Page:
President’s Message

The More Things Change?

We have heard it before: the more things change, the more they stay the same.  The well -known fire department version of this is “The fire service, one hundred plus years of tradition uninterrupted by progress,” or words to that effect.  But is that really true across the board?  Change may come slowly to the fire service because the main way of completing our core mission has not really changed.  To paraphrase a quote from the late, great Andy Fredericks, “It’s still about dirty hose and nozzle tips.”  But when you concentrate on the other parts of the job, you can see that progress, or change, has been steady.

Since I joined the fire service, PPE has changed to include upgraded 4500 psi SCBA, pants instead of long boots, hoods and gloves designed for structural fire-fighting; apparatus cabs have become enclosed and we no longer ride the back step; portable radios are available to most for use on the fire-ground and the purchasing of thermal imaging cameras is considered to be a normal operating expense.  Training now normally covers subjects involving terrorism and active shooter scenarios, topics not even considered to be problems back in the 1980s and 1990s.

But for those with even a decade of service, the change has been there.  Upgrades to reporting software and the increasing use of tablets at the fire scene, a move away from pagers to getting dispatched by smartphones and their ever-expanding types of applications, the use of drones, and quite unfortunately, the need for ballistic protective equipment for our first responders. 

Changes in private industry will be having an impact, both positively and negatively, on how we will provide our service.  New standards on smoke detectors have meant the first real change in detector technology in a generation.  False alarms from cooking may be less frequent and detectors should respond better with the latest upgrades that have come out of years of testing at UL and the input from the NFPA.  Lithium batteries and stored energy systems will make us think out of the box when fires involving those systems become more frequent.  A recent fire in a battery storage yard in Arizona caused injuries to four firefighters, one critically.  In Europe, a smoking lithium battery on a high-end BMW in an auto dealership required the vehicle to be removed from the building and submerged in a water filled tank for hours after all other attempts to extinguish the fire failed.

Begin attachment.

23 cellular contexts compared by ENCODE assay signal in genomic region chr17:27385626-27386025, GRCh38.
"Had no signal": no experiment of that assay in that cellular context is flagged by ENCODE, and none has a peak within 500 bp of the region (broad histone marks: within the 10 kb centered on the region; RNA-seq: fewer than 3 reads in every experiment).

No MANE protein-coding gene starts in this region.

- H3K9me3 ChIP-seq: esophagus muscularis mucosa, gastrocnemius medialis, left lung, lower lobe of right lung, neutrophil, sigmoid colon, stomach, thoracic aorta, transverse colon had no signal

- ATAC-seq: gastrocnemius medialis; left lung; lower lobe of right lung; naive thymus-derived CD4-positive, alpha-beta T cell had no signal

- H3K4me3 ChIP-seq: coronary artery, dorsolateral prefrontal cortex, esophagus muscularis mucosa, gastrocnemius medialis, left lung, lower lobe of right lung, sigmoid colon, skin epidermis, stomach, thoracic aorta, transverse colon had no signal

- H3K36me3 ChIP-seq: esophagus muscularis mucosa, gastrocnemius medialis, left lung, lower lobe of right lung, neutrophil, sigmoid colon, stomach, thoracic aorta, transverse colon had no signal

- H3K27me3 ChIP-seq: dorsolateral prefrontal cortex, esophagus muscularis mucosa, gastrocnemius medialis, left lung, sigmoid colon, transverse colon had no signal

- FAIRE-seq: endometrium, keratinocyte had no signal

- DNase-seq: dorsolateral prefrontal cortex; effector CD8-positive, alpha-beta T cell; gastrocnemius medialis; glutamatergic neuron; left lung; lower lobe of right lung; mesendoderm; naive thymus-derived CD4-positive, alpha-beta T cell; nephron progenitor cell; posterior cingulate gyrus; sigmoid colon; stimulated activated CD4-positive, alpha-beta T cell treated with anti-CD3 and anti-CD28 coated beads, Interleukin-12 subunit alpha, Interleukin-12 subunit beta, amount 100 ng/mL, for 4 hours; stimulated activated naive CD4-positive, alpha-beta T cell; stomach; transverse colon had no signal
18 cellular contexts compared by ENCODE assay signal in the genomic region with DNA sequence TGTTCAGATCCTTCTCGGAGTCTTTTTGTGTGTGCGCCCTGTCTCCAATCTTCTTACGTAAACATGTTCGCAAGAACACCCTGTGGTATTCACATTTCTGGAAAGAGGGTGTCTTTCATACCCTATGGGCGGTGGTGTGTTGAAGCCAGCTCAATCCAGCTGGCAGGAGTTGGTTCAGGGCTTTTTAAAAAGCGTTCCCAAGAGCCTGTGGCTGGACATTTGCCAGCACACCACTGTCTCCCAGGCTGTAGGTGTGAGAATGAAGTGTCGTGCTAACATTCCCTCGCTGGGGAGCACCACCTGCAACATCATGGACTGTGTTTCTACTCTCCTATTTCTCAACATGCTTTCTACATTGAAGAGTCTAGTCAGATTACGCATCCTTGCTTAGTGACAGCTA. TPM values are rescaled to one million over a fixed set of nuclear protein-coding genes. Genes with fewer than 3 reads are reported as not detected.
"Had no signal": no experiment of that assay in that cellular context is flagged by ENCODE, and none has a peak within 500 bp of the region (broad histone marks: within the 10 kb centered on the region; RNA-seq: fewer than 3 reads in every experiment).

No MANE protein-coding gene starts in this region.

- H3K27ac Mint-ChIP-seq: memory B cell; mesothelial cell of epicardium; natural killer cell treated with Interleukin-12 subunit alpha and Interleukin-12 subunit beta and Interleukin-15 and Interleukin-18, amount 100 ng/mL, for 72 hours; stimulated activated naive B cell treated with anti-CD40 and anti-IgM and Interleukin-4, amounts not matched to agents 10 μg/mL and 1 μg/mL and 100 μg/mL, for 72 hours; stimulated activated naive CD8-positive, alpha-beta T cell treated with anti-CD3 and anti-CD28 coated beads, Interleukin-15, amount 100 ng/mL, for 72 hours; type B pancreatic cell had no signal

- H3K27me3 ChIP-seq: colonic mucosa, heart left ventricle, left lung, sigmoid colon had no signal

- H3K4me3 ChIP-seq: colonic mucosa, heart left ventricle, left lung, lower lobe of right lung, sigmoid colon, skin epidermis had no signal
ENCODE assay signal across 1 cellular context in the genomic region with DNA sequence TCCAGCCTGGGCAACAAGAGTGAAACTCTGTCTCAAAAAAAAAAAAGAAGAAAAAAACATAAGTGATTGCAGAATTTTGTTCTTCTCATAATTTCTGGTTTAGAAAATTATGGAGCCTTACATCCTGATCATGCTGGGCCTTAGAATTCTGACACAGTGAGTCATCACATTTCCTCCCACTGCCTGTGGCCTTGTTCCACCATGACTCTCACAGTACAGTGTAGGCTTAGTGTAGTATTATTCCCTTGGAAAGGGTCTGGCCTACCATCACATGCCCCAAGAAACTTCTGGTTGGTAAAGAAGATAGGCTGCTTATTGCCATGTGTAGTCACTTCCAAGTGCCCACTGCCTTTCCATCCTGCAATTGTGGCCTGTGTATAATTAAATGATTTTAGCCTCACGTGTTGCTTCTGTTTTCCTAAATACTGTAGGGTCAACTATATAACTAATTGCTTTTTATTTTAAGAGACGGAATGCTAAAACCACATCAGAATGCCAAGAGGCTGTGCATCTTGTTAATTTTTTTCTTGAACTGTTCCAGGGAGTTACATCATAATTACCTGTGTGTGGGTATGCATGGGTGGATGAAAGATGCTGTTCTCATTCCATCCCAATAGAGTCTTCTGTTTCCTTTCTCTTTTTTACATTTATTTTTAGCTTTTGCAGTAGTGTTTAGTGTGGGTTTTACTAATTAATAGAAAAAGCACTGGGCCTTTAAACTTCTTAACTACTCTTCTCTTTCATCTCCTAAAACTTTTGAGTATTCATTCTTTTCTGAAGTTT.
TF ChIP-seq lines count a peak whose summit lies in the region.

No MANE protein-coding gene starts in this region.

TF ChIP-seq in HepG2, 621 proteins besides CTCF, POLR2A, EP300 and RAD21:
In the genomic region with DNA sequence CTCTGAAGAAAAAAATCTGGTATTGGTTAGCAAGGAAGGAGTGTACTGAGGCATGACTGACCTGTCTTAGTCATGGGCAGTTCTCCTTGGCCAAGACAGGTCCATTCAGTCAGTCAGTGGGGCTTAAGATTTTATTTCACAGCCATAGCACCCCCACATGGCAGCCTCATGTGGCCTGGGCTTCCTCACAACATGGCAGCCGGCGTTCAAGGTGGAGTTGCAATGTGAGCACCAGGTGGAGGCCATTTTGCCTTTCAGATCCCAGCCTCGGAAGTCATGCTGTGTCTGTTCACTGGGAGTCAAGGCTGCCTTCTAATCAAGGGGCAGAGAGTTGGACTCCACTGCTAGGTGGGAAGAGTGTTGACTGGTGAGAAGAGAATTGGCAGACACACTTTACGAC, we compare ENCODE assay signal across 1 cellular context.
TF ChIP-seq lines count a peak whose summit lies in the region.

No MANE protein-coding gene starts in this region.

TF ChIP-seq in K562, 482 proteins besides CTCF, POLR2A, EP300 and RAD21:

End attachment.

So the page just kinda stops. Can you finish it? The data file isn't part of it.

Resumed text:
One of greatest impacts to our change in operations  and our safety comes from the ever- increasing use of light-weight wood framing in our housing stock.  While trusses and wooden I-beams have been around for awhile now, these structures were more the exception than the rule when sizing-up a building.  Our districts are changing over so now entire blocks of modern structures are built like this.  Smaller houses are knocked down and replaced by light-weight McMansions and our commercial districts and residential multiple dwellings may also be using light-weight metal “C” channel.  If your department is still prepared to step off the apparatus to fight a fire in one of these places with the strategy and tactics designed for smaller houses with 10’x 12’ bedrooms, you need to change that.  I fear that too many of us, familiar with the one or two l.75” line fires presented by two and a half story frames or Cape Cod style housing will be under the gun to perform when our usually understaffed department arrives at a working fire in a lightweight McMansion with cathedral ceilings, open floor plans, multiple connected garages, and possibly even an elevator shaft, which now takes up so much room on its plot of land that we have real concerns about exposure protection. For our safety and the well-being of our residents, we need to take a critical look at our tactics and change accordingly.

Speaking of understaffed departments, the volunteer departments were all sent volunteer availability staffing surveys back in the beginning of the year.  At this point, twenty departments have responded.  Please complete and send those back in to the Association as soon as possible if your department still has not done so.  If you need a copy of the survey, please reach out to me through an email and I will send one to you.  As always, comments are welcome, and I again invite anyone to attend our meetings to join the conversation.

Stay safe,

Jim Kirsch

President, BCFCA